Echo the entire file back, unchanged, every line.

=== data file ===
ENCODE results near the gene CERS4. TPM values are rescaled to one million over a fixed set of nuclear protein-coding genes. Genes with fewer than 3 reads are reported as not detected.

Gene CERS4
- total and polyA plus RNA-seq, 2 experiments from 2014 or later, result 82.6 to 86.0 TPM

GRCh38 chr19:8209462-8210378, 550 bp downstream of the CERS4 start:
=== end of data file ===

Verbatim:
ENCODE results near the gene CERS4. TPM values are rescaled to one million over a fixed set of nuclear protein-coding genes. Genes with fewer than 3 reads are reported as not detected.

Gene CERS4
- total and polyA plus RNA-seq, 2 experiments from 2014 or later, result 82.6 to 86.0 TPM

GRCh38 chr19:8209462-8210378, 550 bp downstream of the CERS4 start: